With visible and audible indicators, all of this must be done offline. One promising nonintrusive technology detects a face in the video and then compares selected sounds in the audio with the mouth shapes that create them in the video. The relative timing of these sounds and corresponding mouth movements are analyzed to produce a measurement of the lip sync error. Currently, this would only work with talking heads, so its use as a continuous monitoring device is limited. Also, the reliability of this scheme may not be at 100 percent, precluding its faithful use for automatic correction.
While a visual technique can give an empirical indication of the absolute delay in video frames, the accuracy depends on the skill of the observer. Automatic measurement is the next step toward a precise and self-correcting system. By tagging the A/V program at an upstream point, a downstream processor can detect any differential changes. One offline method is to use a visible time stamp consisting of a short duration black cross on a stationary or quasi-stationary background test pattern. An automatic detecting unit can then sense the identifying signal and measure the timing of video signals in a plant or even at separate locations.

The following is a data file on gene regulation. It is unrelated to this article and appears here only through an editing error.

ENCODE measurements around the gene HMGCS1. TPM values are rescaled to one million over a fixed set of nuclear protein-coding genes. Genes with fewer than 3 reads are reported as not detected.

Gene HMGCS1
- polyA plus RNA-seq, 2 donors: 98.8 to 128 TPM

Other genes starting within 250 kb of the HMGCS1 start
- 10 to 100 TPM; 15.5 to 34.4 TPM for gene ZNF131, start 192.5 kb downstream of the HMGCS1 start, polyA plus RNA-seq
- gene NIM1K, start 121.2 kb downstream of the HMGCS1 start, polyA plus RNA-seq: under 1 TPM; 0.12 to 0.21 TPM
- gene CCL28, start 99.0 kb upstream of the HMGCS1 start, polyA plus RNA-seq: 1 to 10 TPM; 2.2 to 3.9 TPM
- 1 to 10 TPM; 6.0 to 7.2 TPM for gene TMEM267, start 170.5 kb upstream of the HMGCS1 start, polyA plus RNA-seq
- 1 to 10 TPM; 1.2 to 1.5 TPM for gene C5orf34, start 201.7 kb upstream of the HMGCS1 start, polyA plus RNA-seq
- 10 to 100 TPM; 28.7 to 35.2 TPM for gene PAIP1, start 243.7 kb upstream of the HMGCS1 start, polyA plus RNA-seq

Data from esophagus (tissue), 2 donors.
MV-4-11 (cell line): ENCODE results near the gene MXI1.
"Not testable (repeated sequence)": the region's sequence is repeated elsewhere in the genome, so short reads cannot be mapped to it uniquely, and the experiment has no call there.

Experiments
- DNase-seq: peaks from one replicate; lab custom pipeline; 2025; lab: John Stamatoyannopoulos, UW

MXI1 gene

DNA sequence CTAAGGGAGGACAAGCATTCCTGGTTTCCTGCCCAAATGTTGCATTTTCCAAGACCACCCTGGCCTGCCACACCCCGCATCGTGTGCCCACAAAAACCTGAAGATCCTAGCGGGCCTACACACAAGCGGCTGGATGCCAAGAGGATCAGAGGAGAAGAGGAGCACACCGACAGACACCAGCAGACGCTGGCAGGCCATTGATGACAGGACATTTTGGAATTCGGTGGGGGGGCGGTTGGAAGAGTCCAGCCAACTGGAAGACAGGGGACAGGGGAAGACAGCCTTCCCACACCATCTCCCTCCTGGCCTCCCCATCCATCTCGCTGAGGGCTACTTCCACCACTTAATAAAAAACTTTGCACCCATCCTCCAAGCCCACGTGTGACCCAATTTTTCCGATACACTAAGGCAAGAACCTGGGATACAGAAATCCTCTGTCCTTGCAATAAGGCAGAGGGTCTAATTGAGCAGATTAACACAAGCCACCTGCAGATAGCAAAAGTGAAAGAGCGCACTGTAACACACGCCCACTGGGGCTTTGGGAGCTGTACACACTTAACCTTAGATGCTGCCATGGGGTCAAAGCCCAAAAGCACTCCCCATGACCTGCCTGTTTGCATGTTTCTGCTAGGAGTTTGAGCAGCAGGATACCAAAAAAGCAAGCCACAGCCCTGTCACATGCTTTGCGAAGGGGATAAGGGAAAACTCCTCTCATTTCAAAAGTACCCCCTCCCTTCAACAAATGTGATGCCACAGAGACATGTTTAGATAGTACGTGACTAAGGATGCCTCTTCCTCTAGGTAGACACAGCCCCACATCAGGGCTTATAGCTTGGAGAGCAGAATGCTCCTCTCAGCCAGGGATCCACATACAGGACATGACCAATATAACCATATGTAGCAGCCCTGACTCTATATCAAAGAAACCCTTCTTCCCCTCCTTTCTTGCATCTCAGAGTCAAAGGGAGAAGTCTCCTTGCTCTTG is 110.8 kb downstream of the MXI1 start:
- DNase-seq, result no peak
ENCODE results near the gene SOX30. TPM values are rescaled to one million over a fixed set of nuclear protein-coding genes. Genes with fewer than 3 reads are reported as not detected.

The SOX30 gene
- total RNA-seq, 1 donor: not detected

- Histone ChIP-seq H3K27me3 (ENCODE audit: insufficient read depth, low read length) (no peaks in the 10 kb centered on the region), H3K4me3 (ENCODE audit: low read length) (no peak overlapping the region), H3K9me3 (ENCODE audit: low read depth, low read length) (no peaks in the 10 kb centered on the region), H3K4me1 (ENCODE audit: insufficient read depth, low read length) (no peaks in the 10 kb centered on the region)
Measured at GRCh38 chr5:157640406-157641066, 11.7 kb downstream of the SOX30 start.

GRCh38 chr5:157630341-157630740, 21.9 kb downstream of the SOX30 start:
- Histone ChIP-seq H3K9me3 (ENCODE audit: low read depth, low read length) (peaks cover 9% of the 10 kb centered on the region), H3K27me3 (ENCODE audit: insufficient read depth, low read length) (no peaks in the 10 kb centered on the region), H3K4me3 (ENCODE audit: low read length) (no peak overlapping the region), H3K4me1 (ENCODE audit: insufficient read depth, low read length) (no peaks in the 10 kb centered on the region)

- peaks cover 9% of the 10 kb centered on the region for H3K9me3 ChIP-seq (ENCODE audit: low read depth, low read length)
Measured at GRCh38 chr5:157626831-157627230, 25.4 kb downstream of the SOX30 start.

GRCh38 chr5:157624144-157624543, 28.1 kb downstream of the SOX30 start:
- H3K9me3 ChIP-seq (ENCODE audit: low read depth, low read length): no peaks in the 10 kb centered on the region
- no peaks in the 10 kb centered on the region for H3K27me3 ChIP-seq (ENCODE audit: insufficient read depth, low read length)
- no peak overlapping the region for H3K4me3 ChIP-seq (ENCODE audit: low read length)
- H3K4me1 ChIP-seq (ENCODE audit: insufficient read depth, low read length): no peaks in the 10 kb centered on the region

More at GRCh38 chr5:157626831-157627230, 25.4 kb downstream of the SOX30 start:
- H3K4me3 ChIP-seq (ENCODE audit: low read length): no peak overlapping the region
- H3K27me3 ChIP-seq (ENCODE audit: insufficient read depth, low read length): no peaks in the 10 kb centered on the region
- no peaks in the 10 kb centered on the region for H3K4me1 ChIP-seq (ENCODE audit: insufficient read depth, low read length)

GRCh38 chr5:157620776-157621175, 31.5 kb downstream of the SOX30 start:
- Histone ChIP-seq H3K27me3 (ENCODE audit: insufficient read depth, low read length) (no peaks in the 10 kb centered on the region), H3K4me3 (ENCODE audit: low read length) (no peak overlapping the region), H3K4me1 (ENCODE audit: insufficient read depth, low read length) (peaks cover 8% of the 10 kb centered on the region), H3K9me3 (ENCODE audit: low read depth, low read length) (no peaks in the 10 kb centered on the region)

Delay compensation makes it work
By using the output of a nonintrusive delay measurement system, a downstream adjustable delay device can automatically provide an opposite correcting delay and ensure accurate lip sync. One such system used watermarking technology to embed timing data within the video itself. In that unit, a nonvisible watermark carries an audio timing reference, embedded at an early point in the video distribution chain. A processor at another point then detects the watermark and associates it with the audio signal. A variable audio delay then corrects the added delay. Unfortunately, the device is no longer made.
Another nonintrusive technology uses a digital signature that represents each frame of video together with the associated audio. A pair of upstream and downstream devices generates these signatures, and then the two signatures are correlated using an IP connection. While radical changes in the video (such as bug insertion) may prevent an accurate comparison from being made, quality metrics may be used to sound an alarm.